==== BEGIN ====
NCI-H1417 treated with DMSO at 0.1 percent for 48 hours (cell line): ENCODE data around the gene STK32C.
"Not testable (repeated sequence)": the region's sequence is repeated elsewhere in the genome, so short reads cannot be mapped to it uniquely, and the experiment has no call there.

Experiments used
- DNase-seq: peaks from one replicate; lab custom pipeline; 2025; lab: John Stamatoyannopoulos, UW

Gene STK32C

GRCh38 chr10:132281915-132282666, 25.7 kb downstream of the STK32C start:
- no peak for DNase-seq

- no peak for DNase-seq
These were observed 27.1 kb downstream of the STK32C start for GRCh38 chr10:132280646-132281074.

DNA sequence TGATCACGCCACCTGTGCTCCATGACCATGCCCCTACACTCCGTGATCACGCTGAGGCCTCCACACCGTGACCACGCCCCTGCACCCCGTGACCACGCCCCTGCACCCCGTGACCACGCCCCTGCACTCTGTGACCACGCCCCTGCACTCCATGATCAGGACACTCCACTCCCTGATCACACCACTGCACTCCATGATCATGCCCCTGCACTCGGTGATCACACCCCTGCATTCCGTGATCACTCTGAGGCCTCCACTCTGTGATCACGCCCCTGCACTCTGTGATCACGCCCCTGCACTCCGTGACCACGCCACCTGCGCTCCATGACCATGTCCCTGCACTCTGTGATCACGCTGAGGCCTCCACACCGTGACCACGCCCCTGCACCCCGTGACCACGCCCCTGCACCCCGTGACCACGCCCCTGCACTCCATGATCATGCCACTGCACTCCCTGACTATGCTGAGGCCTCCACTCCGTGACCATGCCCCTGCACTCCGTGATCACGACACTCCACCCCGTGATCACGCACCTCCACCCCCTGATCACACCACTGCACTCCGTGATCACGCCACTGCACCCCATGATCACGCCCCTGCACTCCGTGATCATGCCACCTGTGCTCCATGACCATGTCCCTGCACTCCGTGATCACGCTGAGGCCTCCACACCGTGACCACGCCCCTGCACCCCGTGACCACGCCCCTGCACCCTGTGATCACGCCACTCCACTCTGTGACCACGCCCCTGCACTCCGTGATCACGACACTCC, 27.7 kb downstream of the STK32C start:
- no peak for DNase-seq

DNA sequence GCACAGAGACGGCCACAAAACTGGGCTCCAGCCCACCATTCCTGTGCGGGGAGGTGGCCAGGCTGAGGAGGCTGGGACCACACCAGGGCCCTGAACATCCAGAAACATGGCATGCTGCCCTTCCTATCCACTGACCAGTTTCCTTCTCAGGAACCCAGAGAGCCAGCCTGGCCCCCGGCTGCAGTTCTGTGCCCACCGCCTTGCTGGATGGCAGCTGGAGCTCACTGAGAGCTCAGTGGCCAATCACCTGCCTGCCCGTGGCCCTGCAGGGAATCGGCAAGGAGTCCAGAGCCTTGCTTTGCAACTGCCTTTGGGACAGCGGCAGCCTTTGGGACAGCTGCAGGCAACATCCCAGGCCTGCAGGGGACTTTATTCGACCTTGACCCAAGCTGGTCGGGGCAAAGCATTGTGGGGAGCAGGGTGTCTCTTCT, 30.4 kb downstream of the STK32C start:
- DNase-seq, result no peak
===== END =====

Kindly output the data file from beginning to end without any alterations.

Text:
NCI-H1417 treated with DMSO at 0.1 percent for 48 hours (cell line): ENCODE data around the gene STK32C.
"Not testable (repeated sequence)": the region's sequence is repeated elsewhere in the genome, so short reads cannot be mapped to it uniquely, and the experiment has no call there.

Experiments used
- DNase-seq: peaks from one replicate; lab custom pipeline; 2025; lab: John Stamatoyannopoulos, UW

Gene STK32C

GRCh38 chr10:132281915-132282666, 25.7 kb downstream of the STK32C start:
- no peak for DNase-seq

- no peak for DNase-seq
These were observed 27.1 kb downstream of the STK32C start for GRCh38 chr10:132280646-132281074.

DNA sequence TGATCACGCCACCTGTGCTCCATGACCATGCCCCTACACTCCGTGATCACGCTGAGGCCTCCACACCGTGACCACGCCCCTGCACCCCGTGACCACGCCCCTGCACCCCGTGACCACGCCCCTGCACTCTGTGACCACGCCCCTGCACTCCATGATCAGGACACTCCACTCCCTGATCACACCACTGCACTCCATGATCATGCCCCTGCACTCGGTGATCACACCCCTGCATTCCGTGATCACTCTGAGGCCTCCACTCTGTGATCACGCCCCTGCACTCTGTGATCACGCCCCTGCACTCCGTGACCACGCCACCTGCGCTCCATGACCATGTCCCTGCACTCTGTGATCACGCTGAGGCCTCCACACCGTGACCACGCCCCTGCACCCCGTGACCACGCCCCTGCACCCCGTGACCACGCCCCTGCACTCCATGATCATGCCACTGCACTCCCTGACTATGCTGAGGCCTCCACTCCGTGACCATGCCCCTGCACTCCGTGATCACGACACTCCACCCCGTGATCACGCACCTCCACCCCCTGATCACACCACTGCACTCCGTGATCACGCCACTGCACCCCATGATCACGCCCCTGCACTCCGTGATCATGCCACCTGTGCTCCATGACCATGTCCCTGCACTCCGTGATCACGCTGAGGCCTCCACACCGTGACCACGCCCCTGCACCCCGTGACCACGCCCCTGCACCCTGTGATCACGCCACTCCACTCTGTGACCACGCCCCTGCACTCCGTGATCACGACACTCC, 27.7 kb downstream of the STK32C start:
- no peak for DNase-seq

DNA sequence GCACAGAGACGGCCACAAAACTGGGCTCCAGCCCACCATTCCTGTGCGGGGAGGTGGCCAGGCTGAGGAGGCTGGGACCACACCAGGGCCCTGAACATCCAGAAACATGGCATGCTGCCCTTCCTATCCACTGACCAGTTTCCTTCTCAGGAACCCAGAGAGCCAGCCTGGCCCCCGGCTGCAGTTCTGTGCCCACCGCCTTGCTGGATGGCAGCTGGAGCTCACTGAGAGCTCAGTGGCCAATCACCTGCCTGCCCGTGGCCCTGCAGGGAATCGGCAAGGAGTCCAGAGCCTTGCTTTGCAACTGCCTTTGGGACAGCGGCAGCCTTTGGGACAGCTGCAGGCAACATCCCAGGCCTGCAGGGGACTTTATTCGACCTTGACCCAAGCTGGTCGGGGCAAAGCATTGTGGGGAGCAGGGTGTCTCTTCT, 30.4 kb downstream of the STK32C start:
- DNase-seq, result no peak